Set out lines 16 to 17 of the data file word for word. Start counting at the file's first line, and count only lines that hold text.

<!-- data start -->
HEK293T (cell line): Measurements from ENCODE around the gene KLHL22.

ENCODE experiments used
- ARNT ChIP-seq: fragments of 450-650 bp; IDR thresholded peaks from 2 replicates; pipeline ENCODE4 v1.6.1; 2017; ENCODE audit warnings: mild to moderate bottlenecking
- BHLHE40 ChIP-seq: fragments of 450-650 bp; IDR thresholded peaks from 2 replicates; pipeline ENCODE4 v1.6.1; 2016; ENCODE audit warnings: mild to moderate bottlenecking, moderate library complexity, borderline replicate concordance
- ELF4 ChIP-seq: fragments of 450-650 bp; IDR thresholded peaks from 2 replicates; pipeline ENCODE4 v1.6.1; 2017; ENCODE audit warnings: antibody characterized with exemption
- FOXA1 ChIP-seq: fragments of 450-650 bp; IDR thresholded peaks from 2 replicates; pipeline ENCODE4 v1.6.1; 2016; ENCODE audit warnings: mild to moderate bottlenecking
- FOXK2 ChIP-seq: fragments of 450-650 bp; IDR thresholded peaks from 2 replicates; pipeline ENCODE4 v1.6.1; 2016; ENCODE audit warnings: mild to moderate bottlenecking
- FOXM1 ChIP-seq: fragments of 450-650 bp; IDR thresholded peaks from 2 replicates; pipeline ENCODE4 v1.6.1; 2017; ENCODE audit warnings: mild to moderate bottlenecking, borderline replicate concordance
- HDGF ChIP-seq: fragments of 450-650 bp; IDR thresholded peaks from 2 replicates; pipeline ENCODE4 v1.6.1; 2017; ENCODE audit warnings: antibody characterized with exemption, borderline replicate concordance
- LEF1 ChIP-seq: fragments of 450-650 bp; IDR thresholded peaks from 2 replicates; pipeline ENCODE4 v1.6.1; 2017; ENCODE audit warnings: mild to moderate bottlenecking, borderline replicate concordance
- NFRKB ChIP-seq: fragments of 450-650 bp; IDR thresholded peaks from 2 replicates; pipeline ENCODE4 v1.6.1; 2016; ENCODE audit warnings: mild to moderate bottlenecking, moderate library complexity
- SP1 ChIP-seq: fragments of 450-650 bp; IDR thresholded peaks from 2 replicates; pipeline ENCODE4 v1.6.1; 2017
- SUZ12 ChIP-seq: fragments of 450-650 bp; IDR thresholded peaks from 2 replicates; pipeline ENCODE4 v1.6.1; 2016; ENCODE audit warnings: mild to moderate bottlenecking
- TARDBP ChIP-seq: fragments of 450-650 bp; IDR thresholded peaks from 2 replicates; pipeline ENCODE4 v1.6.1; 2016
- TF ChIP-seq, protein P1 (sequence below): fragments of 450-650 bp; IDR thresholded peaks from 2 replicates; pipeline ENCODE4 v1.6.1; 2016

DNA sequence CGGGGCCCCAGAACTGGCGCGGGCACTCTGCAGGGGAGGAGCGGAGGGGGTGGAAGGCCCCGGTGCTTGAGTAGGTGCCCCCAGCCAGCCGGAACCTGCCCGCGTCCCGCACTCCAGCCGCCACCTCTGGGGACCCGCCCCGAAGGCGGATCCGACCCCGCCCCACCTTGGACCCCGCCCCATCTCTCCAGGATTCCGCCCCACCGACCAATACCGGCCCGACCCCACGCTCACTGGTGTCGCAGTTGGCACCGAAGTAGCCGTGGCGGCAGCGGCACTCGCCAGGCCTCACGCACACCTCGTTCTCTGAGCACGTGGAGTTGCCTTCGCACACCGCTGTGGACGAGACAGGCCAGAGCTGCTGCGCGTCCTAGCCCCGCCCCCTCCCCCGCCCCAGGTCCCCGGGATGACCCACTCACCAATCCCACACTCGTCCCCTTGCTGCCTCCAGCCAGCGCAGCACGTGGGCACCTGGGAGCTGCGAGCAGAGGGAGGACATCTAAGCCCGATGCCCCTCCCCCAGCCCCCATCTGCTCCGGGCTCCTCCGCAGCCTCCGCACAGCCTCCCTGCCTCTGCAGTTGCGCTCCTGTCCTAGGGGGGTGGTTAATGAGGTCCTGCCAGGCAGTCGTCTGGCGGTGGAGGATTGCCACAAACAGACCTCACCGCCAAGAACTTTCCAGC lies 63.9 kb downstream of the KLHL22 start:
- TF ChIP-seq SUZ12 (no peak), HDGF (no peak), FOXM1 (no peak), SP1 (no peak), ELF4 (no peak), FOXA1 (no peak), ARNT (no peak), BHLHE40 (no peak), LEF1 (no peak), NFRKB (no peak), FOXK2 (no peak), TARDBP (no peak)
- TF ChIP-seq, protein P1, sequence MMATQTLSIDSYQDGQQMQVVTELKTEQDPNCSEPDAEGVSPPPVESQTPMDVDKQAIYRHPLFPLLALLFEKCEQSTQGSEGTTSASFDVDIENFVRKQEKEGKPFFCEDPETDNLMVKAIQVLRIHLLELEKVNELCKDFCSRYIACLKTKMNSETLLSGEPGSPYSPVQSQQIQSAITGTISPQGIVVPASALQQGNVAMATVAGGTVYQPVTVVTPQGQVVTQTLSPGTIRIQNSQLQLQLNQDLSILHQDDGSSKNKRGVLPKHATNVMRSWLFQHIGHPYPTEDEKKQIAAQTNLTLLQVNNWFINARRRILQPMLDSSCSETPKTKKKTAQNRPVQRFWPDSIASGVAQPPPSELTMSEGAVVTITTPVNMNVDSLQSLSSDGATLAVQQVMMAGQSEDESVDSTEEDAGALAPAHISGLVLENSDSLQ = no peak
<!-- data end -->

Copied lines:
DNA sequence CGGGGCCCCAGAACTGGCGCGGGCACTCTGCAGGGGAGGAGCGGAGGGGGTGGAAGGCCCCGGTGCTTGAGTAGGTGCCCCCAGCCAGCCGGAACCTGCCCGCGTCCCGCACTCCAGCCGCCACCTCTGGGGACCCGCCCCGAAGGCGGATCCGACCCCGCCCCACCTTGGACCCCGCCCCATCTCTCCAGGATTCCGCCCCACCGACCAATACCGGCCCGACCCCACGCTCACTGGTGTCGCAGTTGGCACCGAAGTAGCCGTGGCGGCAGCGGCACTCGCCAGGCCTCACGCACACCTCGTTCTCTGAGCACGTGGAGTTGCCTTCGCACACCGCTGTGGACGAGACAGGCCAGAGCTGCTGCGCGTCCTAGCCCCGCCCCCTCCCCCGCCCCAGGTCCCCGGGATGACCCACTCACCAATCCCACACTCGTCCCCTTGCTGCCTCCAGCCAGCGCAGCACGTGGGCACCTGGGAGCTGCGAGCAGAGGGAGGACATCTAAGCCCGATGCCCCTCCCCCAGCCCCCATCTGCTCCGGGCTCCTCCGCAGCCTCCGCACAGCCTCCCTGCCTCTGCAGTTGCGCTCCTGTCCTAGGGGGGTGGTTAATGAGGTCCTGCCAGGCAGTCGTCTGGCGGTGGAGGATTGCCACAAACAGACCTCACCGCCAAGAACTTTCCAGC lies 63.9 kb downstream of the KLHL22 start:
- TF ChIP-seq SUZ12 (no peak), HDGF (no peak), FOXM1 (no peak), SP1 (no peak), ELF4 (no peak), FOXA1 (no peak), ARNT (no peak), BHLHE40 (no peak), LEF1 (no peak), NFRKB (no peak), FOXK2 (no peak), TARDBP (no peak)